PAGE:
Appellants contend that the trial court committed prejudicial error in instructing the jury on the difference in the rule of negligence that applies to the defendant and to the minor plaintiff both in determining negligence, if any, on the part of Stephen and in comparing Stephen's negligence with that of the defendant.
The trial court's entire instruction on the question in the verdict concerning Stephen's negligence was as follows:
"Question No. 3 of the verdict inquires whether Stephen Metcalf was negligent with respect to his own safety. He had a duty to exercise care for his own safety. The care which he was required to use depended upon his age, his capacity, his discretion and knowledge and experience. Negligence on the part of a child is failure to exercise that degree of care which is ordinarily exercised by a child of the same age and capacity and discretion and knowledge and experience under the same or similar circumstances. In determining whether Stephen Metcalf was exercising that care that one of his age, capacity, discretion, knowledge and experience would exercise under the same or similar circumstances due consideration should be given to the child's instinct and impulses; for, while the child may have the knowledge of an adult respecting dangerou[s] acts, he may not have the prudence, or discretion or thoughtfulness to avoid hazards of risk to which he is exposed. It is for you to determine from all of the evidence, weighing it and considering it, what your answer to this question should be."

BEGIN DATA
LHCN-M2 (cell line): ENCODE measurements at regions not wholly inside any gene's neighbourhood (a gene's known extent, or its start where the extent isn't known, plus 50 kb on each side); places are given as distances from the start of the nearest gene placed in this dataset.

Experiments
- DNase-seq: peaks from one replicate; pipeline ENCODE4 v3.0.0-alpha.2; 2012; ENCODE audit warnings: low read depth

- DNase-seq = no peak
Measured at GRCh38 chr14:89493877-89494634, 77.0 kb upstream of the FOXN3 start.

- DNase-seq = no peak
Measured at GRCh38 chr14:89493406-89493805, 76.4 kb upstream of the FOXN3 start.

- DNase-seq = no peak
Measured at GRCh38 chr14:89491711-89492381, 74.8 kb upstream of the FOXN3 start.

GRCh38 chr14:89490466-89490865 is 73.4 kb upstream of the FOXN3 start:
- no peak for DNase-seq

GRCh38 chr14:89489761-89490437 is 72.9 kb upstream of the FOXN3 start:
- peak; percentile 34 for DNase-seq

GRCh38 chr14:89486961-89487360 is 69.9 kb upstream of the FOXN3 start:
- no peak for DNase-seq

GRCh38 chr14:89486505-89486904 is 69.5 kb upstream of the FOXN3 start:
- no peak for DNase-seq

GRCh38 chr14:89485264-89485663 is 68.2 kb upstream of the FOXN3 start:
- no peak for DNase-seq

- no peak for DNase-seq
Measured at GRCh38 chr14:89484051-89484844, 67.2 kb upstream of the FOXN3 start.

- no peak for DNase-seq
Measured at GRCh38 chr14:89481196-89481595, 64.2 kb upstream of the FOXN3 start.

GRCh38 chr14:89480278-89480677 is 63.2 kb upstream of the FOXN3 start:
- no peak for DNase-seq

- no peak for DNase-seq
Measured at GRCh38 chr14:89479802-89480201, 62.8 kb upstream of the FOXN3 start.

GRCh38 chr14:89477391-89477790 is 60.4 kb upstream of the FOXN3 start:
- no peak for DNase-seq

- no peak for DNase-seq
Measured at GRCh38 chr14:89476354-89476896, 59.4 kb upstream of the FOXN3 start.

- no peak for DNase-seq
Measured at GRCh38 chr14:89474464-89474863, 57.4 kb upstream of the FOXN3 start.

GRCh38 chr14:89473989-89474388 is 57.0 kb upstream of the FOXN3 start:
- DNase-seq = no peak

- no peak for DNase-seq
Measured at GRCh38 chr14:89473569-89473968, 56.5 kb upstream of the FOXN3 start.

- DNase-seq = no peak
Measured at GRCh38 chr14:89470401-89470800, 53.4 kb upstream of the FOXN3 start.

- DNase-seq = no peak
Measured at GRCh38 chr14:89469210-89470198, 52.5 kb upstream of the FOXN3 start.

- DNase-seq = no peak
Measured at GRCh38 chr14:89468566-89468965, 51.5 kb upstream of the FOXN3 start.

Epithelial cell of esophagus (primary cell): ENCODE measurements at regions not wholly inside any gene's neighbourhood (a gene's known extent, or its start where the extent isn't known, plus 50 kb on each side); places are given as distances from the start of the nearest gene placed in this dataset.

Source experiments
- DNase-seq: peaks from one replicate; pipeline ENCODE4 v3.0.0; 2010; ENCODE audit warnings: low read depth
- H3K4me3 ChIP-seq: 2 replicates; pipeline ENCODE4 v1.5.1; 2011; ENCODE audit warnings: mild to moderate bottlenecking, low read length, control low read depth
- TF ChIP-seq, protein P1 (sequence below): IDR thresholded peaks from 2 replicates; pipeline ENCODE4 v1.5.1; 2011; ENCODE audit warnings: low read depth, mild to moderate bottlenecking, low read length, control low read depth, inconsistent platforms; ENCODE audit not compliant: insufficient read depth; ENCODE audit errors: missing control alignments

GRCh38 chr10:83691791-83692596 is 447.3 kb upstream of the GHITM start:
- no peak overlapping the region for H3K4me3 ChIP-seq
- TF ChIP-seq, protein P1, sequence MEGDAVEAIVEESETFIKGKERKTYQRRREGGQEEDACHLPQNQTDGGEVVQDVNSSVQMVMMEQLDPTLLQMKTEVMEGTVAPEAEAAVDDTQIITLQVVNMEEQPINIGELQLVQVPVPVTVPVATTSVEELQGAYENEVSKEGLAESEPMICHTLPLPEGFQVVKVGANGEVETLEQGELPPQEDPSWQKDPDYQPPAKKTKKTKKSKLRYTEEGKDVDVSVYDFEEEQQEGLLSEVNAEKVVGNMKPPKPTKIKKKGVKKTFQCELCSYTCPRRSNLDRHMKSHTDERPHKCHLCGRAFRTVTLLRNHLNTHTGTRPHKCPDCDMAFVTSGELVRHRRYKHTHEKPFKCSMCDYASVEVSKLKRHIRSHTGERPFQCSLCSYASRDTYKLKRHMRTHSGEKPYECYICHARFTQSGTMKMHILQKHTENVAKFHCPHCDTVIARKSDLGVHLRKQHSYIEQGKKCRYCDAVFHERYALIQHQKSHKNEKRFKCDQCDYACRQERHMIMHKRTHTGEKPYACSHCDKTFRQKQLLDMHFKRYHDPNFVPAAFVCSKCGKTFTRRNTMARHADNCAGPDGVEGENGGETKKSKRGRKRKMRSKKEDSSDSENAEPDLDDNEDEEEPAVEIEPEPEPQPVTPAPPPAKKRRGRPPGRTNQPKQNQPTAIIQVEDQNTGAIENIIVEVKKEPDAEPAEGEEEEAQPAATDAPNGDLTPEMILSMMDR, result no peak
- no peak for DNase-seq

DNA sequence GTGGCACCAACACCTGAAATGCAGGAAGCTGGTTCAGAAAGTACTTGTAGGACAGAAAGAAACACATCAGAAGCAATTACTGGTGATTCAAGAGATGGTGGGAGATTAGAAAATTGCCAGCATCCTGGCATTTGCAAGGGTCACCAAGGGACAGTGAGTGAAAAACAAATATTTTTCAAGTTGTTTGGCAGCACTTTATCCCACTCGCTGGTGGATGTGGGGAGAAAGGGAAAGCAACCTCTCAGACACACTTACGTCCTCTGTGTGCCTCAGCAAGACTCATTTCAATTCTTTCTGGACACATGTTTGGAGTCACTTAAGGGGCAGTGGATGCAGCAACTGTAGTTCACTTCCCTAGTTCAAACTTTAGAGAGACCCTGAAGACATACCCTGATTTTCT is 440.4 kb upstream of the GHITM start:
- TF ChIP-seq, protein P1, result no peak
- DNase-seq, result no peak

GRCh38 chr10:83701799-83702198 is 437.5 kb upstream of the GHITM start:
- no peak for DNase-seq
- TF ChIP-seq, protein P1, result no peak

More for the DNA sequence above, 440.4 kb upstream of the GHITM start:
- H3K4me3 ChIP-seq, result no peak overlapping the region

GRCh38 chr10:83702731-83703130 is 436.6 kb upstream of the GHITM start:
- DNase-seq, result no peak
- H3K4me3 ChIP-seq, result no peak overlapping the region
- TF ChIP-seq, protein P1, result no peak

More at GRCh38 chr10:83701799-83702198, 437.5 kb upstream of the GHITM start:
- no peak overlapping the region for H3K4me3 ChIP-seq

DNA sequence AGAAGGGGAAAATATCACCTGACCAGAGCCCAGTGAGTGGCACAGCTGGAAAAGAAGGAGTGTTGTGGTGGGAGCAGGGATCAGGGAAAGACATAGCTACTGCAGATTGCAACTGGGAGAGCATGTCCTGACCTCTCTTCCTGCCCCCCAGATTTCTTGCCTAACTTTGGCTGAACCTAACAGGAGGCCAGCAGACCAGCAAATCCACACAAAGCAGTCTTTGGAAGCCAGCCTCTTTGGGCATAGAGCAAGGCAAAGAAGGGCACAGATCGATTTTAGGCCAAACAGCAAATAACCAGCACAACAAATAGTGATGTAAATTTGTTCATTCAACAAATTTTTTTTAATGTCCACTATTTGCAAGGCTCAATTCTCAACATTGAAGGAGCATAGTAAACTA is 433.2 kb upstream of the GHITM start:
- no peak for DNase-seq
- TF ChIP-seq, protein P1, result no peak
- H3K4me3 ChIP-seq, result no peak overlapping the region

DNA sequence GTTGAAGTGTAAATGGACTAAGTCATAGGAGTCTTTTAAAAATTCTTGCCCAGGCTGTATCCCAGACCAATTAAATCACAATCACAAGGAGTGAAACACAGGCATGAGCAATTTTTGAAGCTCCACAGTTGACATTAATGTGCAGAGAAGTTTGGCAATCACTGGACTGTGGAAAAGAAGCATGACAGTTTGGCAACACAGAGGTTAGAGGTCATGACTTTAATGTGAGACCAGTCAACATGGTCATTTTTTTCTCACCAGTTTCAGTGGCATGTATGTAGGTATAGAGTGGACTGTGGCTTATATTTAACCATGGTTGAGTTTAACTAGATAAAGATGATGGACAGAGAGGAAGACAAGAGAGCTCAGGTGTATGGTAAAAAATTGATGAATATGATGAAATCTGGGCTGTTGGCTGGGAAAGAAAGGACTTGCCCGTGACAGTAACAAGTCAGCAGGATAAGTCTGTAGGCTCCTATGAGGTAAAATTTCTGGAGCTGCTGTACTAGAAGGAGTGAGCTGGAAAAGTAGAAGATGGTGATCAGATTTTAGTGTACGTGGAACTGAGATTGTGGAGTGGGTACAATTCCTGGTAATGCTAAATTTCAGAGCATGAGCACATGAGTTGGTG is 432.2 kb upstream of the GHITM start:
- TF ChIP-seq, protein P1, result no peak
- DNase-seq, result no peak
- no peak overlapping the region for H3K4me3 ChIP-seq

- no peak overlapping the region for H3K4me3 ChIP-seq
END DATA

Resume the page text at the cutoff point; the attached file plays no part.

On the comparison of negligence the trial court instructed:
"In determining your answer to the comparative negligence question you may bear in mind the difference in the rule of negligence that applies to the defendant and the plaintiff minor boy, and determine this question, No. 5, in the light of the difference in these rules which apply to these parties." (Emphasis added.)